Though a single night’s lost sleep may be regained, the chronic disruption of natural sleep patterns seen among shift workers may cause permanent harm to the brain.
Dr. Sigrid Veasey, an associate medical professor at the Center for Sleep and Circadian Neurobiology at the University of Pennsylvania, says extended periods of sleeplessness may damage or kill the locus coeruleus (LC) neurons — brain cells important to alertness and optimal thinking.
"In general, we’ve always assumed full recovery of cognition following short- and long-term sleep loss," Veasey said in a statement. "But some of the research in humans has shown that attention span and several other aspects of cognition may not normalize even with three days of recovery sleep, raising the question of lasting injury in the brain. We wanted to figure out exactly whether chronic sleep loss injures neurons, whether the injury is reversible, and which neurons are involved."
In a mouse model, Veasey’s team found the brain responded to short-term sleep deprivation to protect LC neurons from damage, but could not do so after a sustained period of disrupted sleep. The researchers compared mice after periods of normal rest, short wakefulness, or extended wakefulness in an attempt to recreate the sleep life of the average American shiftworker.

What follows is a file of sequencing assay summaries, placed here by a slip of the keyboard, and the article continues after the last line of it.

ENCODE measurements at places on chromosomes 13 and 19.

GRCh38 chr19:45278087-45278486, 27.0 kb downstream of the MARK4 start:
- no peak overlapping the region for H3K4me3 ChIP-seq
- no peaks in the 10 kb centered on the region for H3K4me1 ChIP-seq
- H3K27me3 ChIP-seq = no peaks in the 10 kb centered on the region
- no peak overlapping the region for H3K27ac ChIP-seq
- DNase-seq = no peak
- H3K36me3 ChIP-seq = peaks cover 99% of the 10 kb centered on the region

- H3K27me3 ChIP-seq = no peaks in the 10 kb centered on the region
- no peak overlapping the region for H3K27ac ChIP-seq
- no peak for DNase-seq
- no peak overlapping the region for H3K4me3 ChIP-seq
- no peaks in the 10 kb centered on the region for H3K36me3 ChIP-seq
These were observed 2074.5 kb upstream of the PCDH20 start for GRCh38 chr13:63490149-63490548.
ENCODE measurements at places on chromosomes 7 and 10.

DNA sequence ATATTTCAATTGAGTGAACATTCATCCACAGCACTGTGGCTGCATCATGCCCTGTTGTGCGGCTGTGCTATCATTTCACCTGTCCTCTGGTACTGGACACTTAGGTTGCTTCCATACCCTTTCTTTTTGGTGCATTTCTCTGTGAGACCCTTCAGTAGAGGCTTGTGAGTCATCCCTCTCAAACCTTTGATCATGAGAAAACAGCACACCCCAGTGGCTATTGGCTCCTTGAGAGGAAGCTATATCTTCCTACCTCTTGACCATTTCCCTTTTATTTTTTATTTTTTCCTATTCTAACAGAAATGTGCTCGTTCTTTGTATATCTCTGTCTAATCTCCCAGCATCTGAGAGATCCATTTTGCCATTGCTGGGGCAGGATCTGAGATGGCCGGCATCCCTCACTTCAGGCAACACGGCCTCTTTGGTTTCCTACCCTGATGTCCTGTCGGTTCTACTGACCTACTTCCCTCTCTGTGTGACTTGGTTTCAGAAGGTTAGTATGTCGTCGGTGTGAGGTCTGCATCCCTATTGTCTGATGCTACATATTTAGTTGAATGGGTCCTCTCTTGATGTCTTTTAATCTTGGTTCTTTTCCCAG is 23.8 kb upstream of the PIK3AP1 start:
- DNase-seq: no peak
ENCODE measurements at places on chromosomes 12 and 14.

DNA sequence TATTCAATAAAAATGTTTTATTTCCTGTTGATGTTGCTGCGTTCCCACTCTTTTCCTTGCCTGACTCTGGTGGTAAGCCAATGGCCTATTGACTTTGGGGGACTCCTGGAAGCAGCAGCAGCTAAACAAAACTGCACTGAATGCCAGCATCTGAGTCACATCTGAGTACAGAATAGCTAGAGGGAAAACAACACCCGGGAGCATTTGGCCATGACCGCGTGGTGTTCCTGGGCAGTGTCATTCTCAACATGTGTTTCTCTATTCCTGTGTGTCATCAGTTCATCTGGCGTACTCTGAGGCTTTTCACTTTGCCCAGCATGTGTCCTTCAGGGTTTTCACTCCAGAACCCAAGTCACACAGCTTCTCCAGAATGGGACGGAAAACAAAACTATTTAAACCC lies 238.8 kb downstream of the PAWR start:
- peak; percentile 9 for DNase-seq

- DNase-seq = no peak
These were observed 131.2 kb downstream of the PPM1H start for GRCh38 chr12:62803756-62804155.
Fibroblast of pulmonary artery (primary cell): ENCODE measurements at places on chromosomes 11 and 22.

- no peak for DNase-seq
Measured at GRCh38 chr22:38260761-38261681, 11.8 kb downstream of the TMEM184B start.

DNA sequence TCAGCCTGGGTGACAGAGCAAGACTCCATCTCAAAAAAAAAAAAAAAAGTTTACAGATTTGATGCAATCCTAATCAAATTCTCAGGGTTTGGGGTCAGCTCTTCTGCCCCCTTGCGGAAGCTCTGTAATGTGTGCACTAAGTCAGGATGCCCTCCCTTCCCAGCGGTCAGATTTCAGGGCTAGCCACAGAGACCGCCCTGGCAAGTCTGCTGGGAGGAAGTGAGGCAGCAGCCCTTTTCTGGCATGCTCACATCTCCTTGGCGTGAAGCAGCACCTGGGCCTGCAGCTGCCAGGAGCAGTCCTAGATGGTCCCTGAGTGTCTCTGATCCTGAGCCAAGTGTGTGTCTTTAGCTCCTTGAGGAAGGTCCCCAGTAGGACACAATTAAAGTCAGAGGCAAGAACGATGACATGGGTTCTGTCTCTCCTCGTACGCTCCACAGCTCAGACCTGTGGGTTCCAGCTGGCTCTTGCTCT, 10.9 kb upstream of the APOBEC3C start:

Over the short-term, they found that LC neurons upregulated the sirtuin type 3 protein — known wonderfully as SirT3 — to protect against metabolic injury.
Yet after several days of punishing sleep deprivation, the biology of the mouse model broke down. The SirT3 of the LC neurons, essential for energy production as well as a cellular process called redox response, gradually dissipated with increased cellular death. As many as one in four of these neurons died after the prolonged period of wakefulness, the researchers found.
"This is the first report that sleep loss can actually result in a loss of neurons," Veasey said. “Particularly intriguing is, that the findings suggest that mitochondria in LC neurons respond to sleep loss and can adapt to short-term sleep loss but not to extended wake. This raises the possibility that somehow increasing SirT3 levels in the mitochondria may help rescue neurons or protect them across chronic or extended sleep loss.”
Veasey said the study also demonstrated the importance of sleep to the brain on a molecular level, with mitochondria in the LC neurons seen now as essential for restoring metabolic balance brought by disrupted sleep patterns. The findings may help scientists develop therapies for sleep deprivation suffered by shift workers and others with sleep problems, by targeting SirT3.
Source: Zhu Y, Fenik P, Zhan G, et al. Selective Loss Of Catecholaminergic Wake-Active Neurons In A Murine Sleep Apnea Model. Journal Of Neuroscience. 2014.